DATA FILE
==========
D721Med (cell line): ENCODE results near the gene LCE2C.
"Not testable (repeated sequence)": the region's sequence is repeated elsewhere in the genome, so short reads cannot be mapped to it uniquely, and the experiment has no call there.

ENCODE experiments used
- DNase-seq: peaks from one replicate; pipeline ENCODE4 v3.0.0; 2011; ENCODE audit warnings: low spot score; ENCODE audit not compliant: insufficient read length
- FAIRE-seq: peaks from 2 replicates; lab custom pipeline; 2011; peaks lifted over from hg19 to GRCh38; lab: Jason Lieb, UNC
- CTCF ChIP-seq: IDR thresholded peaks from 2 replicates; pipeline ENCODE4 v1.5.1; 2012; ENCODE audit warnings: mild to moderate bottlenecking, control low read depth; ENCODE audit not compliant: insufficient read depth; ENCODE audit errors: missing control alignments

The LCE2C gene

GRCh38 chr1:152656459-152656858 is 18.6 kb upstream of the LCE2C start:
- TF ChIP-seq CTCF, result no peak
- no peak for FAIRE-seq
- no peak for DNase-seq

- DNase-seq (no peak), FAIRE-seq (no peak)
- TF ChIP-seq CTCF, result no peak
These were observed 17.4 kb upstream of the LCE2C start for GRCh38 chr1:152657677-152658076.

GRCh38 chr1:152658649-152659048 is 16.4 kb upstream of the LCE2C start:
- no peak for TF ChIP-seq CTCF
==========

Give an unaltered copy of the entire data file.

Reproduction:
D721Med (cell line): ENCODE results near the gene LCE2C.
"Not testable (repeated sequence)": the region's sequence is repeated elsewhere in the genome, so short reads cannot be mapped to it uniquely, and the experiment has no call there.

ENCODE experiments used
- DNase-seq: peaks from one replicate; pipeline ENCODE4 v3.0.0; 2011; ENCODE audit warnings: low spot score; ENCODE audit not compliant: insufficient read length
- FAIRE-seq: peaks from 2 replicates; lab custom pipeline; 2011; peaks lifted over from hg19 to GRCh38; lab: Jason Lieb, UNC
- CTCF ChIP-seq: IDR thresholded peaks from 2 replicates; pipeline ENCODE4 v1.5.1; 2012; ENCODE audit warnings: mild to moderate bottlenecking, control low read depth; ENCODE audit not compliant: insufficient read depth; ENCODE audit errors: missing control alignments

The LCE2C gene

GRCh38 chr1:152656459-152656858 is 18.6 kb upstream of the LCE2C start:
- TF ChIP-seq CTCF, result no peak
- no peak for FAIRE-seq
- no peak for DNase-seq

- DNase-seq (no peak), FAIRE-seq (no peak)
- TF ChIP-seq CTCF, result no peak
These were observed 17.4 kb upstream of the LCE2C start for GRCh38 chr1:152657677-152658076.

GRCh38 chr1:152658649-152659048 is 16.4 kb upstream of the LCE2C start:
- no peak for TF ChIP-seq CTCF